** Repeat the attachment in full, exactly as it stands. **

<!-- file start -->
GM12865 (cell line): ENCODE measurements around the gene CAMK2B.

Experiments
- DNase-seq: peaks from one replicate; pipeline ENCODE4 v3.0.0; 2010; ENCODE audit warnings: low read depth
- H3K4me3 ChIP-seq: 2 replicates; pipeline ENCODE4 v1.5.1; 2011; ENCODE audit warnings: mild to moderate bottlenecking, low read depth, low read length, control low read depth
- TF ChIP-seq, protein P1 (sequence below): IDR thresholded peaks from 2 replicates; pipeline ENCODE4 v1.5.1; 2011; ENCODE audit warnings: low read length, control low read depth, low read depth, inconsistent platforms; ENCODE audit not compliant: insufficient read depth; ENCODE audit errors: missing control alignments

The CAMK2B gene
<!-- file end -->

GM12865 (cell line): ENCODE measurements around the gene CAMK2B.

Experiments
- DNase-seq: peaks from one replicate; pipeline ENCODE4 v3.0.0; 2010; ENCODE audit warnings: low read depth
- H3K4me3 ChIP-seq: 2 replicates; pipeline ENCODE4 v1.5.1; 2011; ENCODE audit warnings: mild to moderate bottlenecking, low read depth, low read length, control low read depth
- TF ChIP-seq, protein P1 (sequence below): IDR thresholded peaks from 2 replicates; pipeline ENCODE4 v1.5.1; 2011; ENCODE audit warnings: low read length, control low read depth, low read depth, inconsistent platforms; ENCODE audit not compliant: insufficient read depth; ENCODE audit errors: missing control alignments

The CAMK2B gene